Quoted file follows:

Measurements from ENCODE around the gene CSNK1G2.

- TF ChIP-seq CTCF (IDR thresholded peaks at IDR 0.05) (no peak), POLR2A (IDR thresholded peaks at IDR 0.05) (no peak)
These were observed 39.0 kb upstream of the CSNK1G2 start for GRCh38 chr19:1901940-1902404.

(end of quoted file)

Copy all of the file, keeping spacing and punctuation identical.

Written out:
Measurements from ENCODE around the gene CSNK1G2.

- TF ChIP-seq CTCF (IDR thresholded peaks at IDR 0.05) (no peak), POLR2A (IDR thresholded peaks at IDR 0.05) (no peak)
These were observed 39.0 kb upstream of the CSNK1G2 start for GRCh38 chr19:1901940-1902404.